The Great MCM Retrospective 1

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Okay, we’re late with this but it’s been a busy few weeks since MCM. In particular taking into account the fact that it took a week to recover from. It was an enormous success for the pair of us. Better than we anticipated. MCM is always a boomer for us but we love it even more when we see the regulars and those we’ve met at MCM before.

One of the highlights for us at this stage is seeing new fans mixing with older fans coming back for a little more Moon action. Massive, genuine thanks to everyone who came back from Moon 1 or came to see us having read the first two and recommended us to others who had just arrived at the table. The fun we had this time out, a combination of the event and the reception means we now have big plans for the next MCM and we hope to see you there!

In a momentary lull I got a chance to head on out into the crowds and grab some shots of some suspicious looking Moon characters. The Princess Leia one was a little awkward as she was slightly offended that I wanted her head covered but it’d’ve been reverse sexist not to frankly and I’m standing (slightly uneasily) by that.

IRON MOON vs Spider-Moon

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Practitioners 57: Robert Kirkman

It’s back!! Practitioners, our article featuring the people who made the comics industry is updated occasionally between issues of Moon. Practitioners Reloaded present the previous 1 – 53 (Simon BisleyChris Bachalo) for those who want to read more.

Born November 30th 1978 in Richmond, Kentucky, Robert Kirkman would be the only non-founding member of the third largest comic book company in the US and the creator of a black and white Zombie-fest that would be hailed as the ultimate in ‘independent’ comic books. The Walking Dead picked up on the global enthusiasm for Zombie stories and made it accessible in a way that saw it developed into a mainstream TV series.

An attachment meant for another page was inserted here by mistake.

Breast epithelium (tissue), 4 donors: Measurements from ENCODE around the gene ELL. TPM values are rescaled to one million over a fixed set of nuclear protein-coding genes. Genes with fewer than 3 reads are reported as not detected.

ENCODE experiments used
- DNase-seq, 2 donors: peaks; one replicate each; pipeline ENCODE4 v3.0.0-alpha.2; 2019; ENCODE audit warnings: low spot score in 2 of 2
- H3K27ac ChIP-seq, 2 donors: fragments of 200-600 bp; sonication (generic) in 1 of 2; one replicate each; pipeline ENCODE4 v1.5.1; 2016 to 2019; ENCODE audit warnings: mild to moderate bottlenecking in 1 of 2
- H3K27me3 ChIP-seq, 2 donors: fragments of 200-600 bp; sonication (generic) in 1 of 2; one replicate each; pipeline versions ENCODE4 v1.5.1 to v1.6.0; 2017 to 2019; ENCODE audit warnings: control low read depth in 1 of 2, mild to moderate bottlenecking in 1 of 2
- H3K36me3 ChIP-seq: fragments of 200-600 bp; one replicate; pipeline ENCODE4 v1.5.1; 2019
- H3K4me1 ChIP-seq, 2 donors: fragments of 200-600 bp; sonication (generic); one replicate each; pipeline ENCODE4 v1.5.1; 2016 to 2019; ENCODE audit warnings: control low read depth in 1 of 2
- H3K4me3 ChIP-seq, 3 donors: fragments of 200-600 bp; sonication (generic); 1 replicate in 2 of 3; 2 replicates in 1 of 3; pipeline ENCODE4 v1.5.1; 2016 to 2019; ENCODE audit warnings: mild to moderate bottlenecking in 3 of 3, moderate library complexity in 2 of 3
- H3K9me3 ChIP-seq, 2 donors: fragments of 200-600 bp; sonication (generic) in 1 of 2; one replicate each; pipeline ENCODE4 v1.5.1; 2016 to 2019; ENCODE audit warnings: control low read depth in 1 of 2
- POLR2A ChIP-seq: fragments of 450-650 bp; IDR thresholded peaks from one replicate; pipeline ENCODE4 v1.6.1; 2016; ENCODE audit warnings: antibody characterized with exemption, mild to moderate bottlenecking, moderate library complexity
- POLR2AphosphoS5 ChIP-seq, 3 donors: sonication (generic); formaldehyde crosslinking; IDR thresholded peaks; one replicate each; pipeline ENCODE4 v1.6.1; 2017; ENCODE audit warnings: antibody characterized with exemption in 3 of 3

Kirkman’s sense of identifying attention grabbing ideas is complemented by his capacity to carefully and enjoyably develop them, walking the line between enjoyment and engagement for the reader.

Kirkman’s first comic book work was the 2000 superhero parody Battle Pope, co-created with artist Tony Moore, and self published under their Funk-o-Tron label. This, perhaps, is the nature of indy publishing. A well presented, deliberately fringe creation never intended to find a place in the mainstream, that engages readers in a way the mainstream can’t and creates a viable alternative. The perfect synthesis between high (and funny) concept and professional execution (something now only too visible in British indy titles such as Lou Scannon, Stiffs and ahem… Moon).

Kirkman Battle Pope 03 - page 03-04

Later, while pitching a new series, Science Dog, Kirkman and artist Cory Walker, were hired to do a Super Patriot (of Savage Dragon fame) mini series for Image Comics. Not content simply on that, Kirkman developed the 2002 Image Series Tech Jacket, which ran for six issues, with E.J. Su. In 2003, Kirkman and Walker created Invincible for Image’s new superhero line. Again, the story lines were acutely mirroring the work being produced on Marvel’s Ultimate line. Invincible, following the adolescent son of a superhero, who develops his own powers and attempts to start his own superhero career. Kirkman’s genius is an extension of Stan Lee’s some 50 years previous. It hinges on the normalisation of the super, bringing it down to the earth without an overly revealing bump.